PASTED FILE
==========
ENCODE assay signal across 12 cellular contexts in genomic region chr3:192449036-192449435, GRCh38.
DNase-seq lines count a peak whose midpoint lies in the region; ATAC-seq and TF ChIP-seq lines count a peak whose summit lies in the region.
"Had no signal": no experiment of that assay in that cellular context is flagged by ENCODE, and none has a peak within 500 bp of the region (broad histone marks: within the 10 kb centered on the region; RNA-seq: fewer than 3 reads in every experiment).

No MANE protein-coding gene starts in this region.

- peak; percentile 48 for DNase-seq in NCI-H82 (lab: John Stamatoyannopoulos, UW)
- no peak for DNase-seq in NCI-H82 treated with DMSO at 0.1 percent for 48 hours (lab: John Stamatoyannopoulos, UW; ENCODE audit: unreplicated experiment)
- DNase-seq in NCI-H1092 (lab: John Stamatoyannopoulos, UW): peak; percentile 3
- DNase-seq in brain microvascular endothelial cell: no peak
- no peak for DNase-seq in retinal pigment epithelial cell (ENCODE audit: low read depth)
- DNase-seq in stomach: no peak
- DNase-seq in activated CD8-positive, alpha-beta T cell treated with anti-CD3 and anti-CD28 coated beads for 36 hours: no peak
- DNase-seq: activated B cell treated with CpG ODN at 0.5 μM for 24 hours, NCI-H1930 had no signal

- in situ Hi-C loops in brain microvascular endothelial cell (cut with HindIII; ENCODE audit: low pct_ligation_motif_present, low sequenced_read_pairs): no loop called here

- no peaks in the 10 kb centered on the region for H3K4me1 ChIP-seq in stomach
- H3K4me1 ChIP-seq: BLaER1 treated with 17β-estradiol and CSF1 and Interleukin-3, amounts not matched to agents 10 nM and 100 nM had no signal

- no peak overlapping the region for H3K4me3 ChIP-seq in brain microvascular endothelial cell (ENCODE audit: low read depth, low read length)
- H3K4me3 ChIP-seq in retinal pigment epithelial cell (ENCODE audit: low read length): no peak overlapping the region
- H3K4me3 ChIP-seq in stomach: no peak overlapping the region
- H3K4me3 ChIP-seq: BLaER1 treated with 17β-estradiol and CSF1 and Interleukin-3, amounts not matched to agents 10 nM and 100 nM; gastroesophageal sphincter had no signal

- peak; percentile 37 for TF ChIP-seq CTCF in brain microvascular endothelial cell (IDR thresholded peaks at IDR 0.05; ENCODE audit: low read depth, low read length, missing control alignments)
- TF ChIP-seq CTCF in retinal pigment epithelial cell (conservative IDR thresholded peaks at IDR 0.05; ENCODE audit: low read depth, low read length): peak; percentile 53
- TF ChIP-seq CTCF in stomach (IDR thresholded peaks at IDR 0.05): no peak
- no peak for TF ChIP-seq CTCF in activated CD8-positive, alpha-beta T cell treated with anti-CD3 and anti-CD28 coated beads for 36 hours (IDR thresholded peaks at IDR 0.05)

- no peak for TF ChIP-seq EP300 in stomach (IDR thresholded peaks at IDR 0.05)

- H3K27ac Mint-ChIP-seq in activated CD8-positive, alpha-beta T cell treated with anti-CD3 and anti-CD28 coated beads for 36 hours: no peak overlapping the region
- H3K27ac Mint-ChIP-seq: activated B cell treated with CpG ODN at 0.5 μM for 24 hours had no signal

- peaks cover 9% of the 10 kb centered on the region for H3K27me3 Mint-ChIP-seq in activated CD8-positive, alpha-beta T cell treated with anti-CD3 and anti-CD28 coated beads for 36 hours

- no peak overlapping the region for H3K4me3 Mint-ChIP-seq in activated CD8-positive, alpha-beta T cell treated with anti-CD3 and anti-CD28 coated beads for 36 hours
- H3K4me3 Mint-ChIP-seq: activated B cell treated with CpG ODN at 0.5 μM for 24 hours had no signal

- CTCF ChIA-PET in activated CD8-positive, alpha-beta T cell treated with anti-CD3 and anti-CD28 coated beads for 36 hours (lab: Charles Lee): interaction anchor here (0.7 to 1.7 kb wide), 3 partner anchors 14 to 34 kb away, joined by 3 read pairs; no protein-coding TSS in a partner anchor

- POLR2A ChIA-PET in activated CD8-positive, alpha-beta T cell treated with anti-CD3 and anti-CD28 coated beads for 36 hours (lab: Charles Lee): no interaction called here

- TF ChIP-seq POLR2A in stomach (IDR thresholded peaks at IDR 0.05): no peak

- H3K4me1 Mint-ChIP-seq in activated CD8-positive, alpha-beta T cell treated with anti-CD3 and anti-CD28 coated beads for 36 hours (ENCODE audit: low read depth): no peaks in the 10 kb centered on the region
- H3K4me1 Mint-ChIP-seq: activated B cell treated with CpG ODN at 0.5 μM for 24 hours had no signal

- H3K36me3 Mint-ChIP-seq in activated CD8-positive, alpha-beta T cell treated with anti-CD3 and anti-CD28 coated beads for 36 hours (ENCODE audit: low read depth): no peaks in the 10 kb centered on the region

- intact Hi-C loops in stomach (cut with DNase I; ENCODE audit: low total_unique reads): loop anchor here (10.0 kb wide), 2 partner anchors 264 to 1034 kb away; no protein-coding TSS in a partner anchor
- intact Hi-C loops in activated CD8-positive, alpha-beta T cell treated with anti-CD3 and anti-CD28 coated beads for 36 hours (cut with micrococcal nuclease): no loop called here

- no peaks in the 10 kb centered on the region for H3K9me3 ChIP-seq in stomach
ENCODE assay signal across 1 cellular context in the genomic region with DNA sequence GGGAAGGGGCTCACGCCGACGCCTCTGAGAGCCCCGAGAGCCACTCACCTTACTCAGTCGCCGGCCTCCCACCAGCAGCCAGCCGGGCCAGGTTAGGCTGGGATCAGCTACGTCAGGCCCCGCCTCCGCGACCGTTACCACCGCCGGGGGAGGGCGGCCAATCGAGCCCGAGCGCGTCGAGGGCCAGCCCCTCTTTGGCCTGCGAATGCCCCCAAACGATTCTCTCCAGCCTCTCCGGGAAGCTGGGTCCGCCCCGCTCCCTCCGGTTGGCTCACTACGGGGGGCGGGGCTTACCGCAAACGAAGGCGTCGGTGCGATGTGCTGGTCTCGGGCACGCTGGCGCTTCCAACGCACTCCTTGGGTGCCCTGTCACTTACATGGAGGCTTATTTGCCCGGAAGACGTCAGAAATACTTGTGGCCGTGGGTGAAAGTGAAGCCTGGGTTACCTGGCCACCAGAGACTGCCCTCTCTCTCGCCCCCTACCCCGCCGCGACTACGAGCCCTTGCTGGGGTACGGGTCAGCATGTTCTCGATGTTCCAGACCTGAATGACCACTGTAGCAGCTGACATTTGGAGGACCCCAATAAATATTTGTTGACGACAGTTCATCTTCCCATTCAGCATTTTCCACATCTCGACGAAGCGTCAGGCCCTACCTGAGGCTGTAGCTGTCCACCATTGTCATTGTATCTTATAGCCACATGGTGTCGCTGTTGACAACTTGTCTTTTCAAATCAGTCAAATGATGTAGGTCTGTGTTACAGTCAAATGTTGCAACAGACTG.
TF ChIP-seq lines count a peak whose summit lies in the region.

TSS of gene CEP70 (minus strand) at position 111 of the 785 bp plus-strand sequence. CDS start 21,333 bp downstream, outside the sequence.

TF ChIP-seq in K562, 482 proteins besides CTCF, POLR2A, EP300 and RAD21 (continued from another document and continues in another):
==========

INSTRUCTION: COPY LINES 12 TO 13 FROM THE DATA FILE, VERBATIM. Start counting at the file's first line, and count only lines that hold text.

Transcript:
- DNase-seq: activated B cell treated with CpG ODN at 0.5 μM for 24 hours, NCI-H1930 had no signal

- in situ Hi-C loops in brain microvascular endothelial cell (cut with HindIII; ENCODE audit: low pct_ligation_motif_present, low sequenced_read_pairs): no loop called here